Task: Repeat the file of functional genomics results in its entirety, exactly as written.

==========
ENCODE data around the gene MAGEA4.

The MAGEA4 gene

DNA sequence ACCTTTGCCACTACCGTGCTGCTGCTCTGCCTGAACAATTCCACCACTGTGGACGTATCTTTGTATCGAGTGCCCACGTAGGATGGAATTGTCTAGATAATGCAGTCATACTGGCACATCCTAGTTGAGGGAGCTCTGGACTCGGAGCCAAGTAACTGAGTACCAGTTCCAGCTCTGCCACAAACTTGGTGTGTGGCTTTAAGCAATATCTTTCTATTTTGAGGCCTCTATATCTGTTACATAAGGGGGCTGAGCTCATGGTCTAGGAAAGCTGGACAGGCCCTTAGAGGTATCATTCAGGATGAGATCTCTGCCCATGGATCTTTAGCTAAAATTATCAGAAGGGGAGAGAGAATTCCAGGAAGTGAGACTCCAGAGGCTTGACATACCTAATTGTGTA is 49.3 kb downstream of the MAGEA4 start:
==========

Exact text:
ENCODE data around the gene MAGEA4.

The MAGEA4 gene

DNA sequence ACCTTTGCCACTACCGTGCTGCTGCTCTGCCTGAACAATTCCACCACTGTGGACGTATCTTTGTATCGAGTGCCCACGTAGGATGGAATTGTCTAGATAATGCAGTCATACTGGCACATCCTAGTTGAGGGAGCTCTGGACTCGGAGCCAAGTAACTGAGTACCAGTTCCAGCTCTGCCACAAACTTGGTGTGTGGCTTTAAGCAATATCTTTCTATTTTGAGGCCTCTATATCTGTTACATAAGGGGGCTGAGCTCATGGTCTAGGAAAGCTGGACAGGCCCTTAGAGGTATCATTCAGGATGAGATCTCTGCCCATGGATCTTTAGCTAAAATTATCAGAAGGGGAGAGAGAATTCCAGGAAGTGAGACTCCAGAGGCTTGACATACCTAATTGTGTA is 49.3 kb downstream of the MAGEA4 start: